I guess I’m just very charming and people trust me (laughs). Jokes aside, I think that there was simply a vacuum and whoever built something like this first was going to have a popular tool on their hands because people clearly needed it. Back in the day it wasn’t so clear, but it’s clear now. Many people were enthusiastic about the first few releases which had very little functionality. And people had been putting up with constant breakages between each version because every time we add new stuff, somebody’s build is broken. Probably you’re very familiar with this. So there was a vacuum that somebody had to fill; it was RuboCop. If it wasn’t, there would have been another lint tool that came next. But I don’t think we made anything special. If there was something special, it was that I was very receptive to feedback from the community.

I didn’t really intend for RuboCop to be so flexible. I wanted something that enforces the Ruby style guide. I didn’t anticipate many of the use cases people would have in the beginning. It never crossed my mind that we would be having a pluggable architecture, that we would have inheritable configurations. But the first version didn’t even have configurations because this was for the style guide. It was supposed to enforce the style guide.

So I think working with the community might have been our secret juice. And the fact that many people came and helped (made things possible) because nobody can prove something like this by themselves. At least 10 people contributed hugely to the success of RuboCop.

And that is really important. Without the team, without the community, you can never succeed in anything.

Bozhidar’s own configuration of RuboCop — Consistency wins over your personal preference

Thank you very much. So let’s go to next question. Maybe you are using RuboCop in your team, right?

Bozhidar Batsov: Of course.

How is the configuration in the team of RuboCop? Is it like the default?

Bozhidar Batsov: 
No, it’s not the default, it’s very different.
Even though I’m the VP of engineering at Toptal and I can tell them to use the default, I’m a very democratic executive. I left it up to my team to vote on this, and there have been so many struggles.

We have this process in our company that the Ruby developers hold the “style guide update meeting” every six months, where we diverge from the official style guide for Ruby and Rails. In the beginning, when the team was smaller, I was going to the meeting and trying to influence them. But the conversations were so heated that I decided that probably I don’t want to interfere. In the meeting, We would submit an agenda, which rules we want to revisit, and who would be doing the voting. Some of the developers were so passionate that they would try to cheat the system, creating fake accounts with which to vote and so on. I remember that on one call, there were 40 of us. And for one rule to be changed, we received 60 votes, so this was kind of surprising (laughs).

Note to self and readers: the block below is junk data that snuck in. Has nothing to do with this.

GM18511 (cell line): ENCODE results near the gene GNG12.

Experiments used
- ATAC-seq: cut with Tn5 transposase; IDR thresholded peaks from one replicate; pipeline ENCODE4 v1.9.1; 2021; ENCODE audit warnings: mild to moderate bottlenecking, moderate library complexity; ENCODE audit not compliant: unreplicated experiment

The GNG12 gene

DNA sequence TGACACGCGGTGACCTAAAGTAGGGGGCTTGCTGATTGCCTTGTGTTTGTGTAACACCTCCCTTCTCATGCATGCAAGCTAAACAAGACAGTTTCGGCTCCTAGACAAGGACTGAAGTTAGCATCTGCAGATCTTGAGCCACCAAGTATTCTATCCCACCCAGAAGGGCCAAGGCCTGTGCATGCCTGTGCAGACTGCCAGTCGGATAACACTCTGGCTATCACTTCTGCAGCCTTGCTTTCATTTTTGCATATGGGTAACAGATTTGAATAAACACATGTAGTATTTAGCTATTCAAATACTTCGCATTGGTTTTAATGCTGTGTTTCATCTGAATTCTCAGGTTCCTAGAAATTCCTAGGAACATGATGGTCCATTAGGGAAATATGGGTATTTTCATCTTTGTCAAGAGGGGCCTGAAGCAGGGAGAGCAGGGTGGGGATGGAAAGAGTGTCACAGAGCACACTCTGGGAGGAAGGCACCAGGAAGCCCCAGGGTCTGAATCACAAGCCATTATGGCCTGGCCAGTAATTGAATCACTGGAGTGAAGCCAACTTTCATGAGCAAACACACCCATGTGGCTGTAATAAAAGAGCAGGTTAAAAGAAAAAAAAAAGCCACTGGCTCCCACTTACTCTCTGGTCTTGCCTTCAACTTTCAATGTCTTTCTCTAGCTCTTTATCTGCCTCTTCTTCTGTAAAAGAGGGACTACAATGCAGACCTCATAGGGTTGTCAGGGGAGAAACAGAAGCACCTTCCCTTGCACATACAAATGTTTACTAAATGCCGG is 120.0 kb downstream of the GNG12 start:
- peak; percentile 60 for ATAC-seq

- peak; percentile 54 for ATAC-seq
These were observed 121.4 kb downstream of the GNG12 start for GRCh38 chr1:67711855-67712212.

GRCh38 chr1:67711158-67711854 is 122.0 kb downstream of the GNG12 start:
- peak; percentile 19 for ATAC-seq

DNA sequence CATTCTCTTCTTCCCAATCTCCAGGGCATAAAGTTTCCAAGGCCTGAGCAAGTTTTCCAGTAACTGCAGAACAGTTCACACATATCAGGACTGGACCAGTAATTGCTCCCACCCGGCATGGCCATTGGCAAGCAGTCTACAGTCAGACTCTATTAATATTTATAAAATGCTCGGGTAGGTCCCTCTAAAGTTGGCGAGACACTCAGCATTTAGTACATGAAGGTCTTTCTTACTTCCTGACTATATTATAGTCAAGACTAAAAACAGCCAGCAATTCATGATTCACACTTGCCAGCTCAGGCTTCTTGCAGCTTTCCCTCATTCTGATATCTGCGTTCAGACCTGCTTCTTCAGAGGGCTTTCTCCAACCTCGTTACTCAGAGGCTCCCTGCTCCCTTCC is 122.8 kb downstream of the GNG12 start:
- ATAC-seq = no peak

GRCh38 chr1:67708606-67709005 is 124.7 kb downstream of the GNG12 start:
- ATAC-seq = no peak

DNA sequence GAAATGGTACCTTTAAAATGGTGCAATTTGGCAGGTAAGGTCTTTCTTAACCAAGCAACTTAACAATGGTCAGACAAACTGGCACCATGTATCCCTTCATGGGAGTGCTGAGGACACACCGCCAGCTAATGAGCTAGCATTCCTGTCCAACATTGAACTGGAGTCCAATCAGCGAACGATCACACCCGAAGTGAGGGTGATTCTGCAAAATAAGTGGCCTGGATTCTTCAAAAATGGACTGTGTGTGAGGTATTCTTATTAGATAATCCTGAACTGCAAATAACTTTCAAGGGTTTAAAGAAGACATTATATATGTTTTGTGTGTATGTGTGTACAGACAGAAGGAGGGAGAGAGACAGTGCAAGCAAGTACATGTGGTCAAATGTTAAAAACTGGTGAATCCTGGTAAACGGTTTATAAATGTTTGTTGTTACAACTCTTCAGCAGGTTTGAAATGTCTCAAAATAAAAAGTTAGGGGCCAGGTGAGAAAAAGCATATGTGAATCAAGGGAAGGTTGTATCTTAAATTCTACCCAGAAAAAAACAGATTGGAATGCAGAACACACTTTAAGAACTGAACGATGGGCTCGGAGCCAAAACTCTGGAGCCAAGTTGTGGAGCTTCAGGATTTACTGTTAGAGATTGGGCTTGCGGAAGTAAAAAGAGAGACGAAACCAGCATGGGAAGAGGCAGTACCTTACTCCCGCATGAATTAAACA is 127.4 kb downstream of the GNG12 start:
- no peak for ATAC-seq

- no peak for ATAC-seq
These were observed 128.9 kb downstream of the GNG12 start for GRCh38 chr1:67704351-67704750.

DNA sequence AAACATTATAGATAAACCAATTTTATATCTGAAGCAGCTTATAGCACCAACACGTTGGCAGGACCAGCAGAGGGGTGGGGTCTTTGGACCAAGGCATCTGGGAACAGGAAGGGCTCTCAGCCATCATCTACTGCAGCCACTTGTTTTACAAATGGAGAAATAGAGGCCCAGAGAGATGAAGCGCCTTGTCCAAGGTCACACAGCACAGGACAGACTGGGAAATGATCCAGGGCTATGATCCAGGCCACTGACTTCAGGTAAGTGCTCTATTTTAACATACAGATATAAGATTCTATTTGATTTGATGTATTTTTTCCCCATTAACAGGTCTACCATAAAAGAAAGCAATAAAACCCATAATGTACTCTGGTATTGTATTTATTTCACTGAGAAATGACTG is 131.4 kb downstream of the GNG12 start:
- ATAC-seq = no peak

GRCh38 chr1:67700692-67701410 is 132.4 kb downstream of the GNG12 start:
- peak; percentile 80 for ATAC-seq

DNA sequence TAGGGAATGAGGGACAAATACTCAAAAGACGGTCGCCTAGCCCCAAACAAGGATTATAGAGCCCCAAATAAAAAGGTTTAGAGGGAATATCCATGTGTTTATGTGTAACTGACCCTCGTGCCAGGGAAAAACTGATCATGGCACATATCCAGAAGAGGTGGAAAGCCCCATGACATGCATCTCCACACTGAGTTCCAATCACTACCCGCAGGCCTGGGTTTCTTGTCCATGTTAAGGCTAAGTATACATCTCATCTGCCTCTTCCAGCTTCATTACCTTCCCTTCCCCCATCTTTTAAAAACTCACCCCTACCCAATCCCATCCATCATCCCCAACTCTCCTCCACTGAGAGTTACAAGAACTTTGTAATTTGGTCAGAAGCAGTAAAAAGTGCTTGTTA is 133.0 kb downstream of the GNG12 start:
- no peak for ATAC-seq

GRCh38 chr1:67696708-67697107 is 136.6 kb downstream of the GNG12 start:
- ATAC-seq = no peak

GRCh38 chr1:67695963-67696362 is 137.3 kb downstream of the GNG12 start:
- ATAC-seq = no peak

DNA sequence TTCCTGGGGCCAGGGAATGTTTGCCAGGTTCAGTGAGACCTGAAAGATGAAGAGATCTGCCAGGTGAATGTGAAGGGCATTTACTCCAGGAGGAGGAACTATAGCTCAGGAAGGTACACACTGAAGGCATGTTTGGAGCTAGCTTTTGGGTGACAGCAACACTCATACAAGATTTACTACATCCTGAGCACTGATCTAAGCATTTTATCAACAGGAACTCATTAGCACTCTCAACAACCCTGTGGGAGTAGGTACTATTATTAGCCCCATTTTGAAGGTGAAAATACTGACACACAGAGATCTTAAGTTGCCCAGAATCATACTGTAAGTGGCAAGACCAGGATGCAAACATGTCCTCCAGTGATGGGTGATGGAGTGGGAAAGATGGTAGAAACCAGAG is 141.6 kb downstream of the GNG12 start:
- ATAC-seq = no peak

So yeah, many people also think that the style guide expresses my personal preferences;

I can assure you this is very far from the truth. There are many things that I strongly disagree with personally, but people believe that it’s a good idea and they use it widely in the Ruby community. So, that’s fine with me.

Before I came, I actually read the last couple of interviews on your blog with Matz and with Matsuda-san. It was interesting that Matz mentioned that he disagrees with many of the points in the Ruby style guide as well. I would really want to discuss which exactly are those. I think that it’s impossible to create something that pleases everybody and you always have to make certain compromises. At the end of the day, it’s much more important to just agree on something and follow it consistently than what exactly you personally agree on.

Consistency is style. Subjectively, there is better style and worse style. But it’s much more important to have some notion of style, to be working in this consistent fashion. I know that is not what everybody agrees with. Some people think that if the interpreter accepts the code, it’s good enough and we should care just about how the code behaves. But, when you see everyday that people’s contributions are impeded by this, then their onboarding process and so on, it becomes clear that that’s not some imaginary problem. It’s a very real problem. Ruby’s internal code basis is so messy that I think that this makes it harder for newcomers to contribute. They spent a lot of time wondering, “Am I supposed to do it like in this file or like in another file? What exactly am I supposed to be doing?” If you eliminate this uncertainty, people just focus on what they’re supposed to be doing and magic happens.